Solomon keeps a heavy subject light — and downright funny.
Isn’t that just what we need when we fret about fresh wrinkles? We need to take ourselves a little less seriously. We need a good laugh.
Solomon gives us a poetic picture of getting older. Let’s work our way through this passage looking at the phrases he chooses:
The day when the keepers of the house tremble. Those are your arms and hands. As we get older, they begin to shake and tremble more.
And the strong men bow down. Knees and shoulders grow weaker, more frail as we age, bending and bowing and slumping.
When the grinders cease because they are few. What are “grinders”? Your teeth, of course! We can be thankful for improved dental care, but we still lose a tooth every now and then.
And those that look through the windows grow dim. Are you getting the idea? No one had spectacles in Solomon’s time; they had to live with blurry vision.
When the doors are shut in the streets, and the sound of grinding is low. We can’t hear the old street sounds or the mills grinding away.
When one rises up at the sound of a bird. Teenagers can sleep until noon, but that is a skill we lose as we age. We old-timers are up with the chickens.
And all the daughters of music are brought low. Your voice starts to quiver and weaken. You don’t sing as loudly or clearly as you once did.
When the almond tree blossoms. Your hair puts forth white shoots! Rather than informing your spouse you have spotted another gray hair, why not say, “Nice almond tree, honey!”
The grasshopper is a burden. By summer’s end, grasshoppers lose their hop. They are more like “grass-limpers.”
And desire fails. You can work this one out for yourself. (Hint: there are several lines of pharmaceuticals to help.)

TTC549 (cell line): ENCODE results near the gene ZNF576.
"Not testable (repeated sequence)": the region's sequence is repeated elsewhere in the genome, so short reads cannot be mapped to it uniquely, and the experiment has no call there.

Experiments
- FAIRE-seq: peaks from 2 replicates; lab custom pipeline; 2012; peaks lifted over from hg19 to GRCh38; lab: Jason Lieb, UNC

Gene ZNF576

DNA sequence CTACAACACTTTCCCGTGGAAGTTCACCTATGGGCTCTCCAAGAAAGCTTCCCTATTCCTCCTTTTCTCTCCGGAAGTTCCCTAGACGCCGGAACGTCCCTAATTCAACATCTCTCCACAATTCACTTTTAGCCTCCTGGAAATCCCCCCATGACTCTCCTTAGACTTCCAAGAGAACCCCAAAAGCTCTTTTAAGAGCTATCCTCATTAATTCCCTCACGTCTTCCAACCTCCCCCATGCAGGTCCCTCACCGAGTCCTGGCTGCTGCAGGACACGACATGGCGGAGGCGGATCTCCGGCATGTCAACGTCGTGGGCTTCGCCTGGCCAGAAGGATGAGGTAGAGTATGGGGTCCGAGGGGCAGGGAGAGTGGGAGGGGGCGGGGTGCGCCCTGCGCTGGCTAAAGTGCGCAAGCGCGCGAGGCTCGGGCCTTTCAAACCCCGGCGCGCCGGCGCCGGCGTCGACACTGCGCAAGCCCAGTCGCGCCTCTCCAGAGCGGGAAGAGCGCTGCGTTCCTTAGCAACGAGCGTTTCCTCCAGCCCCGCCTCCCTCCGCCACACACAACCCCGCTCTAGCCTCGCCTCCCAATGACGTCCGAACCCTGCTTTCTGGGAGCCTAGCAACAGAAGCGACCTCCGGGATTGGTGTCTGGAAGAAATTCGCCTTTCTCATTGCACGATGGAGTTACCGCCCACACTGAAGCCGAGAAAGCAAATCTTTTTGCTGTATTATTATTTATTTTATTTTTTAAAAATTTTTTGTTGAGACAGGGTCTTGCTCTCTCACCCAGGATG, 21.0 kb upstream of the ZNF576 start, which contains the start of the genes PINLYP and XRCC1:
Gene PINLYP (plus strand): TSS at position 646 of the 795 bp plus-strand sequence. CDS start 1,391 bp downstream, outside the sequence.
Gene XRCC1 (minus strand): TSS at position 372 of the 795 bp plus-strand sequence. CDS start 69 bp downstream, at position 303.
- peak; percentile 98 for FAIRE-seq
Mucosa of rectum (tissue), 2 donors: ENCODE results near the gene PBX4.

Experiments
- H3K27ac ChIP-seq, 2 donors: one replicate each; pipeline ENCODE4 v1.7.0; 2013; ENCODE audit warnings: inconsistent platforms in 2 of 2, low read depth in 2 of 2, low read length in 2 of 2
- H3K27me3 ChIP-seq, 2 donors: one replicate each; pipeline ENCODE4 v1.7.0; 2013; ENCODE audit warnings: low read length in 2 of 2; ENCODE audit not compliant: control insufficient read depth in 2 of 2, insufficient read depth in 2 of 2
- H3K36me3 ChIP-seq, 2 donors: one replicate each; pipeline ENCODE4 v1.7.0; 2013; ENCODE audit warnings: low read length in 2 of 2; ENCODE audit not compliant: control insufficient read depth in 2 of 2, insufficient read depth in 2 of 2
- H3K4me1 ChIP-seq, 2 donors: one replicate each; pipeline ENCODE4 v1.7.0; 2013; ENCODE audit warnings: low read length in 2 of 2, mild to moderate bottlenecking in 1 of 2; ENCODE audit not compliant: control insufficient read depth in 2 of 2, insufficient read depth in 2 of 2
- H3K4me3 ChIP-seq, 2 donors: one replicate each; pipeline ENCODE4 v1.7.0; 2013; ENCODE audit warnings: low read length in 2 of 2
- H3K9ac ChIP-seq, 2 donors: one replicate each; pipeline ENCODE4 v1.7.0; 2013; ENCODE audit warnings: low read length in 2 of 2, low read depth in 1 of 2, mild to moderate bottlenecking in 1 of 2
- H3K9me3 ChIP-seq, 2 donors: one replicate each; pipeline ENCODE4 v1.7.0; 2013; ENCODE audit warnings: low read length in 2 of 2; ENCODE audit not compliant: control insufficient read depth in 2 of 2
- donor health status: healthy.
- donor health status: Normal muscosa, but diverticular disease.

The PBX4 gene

For man goes to his eternal home, and the mourners go about the streets. This is referring to the unavoidable funeral and funeral procession.
Solomon goes on in verse 6 to give us four images of what it is like to die.
– It’s like a silver cord that loosens and falls away.
– It’s like a golden bowl that plummets to the floor and crashes.
– It’s like a pitcher shattered at the fountain.
– It’s like a wheel broken at the well.
Fallen. Crashed. Shattered. Broken. These are all images of lost beauty. Together their picture is heartbreaking.
Then again, Art Linkletter once said that it is better to be over the hill than under it. Whatever life is for us, wherever we find ourselves in age or stage, every moment is a gift of God — brightly wrapped, waiting to be opened, admired, and delighted in. The bittersweet nature of loss makes the present more precious; knowing that the silver cord will one day slip away, we cherish it all the more while it is in our hands.
We must not spend too much time brooding over life’s transience, for that defeats the very purpose. The time is to be used, to be invested in joy and meaning.
That includes today. Go ye therefore and have fun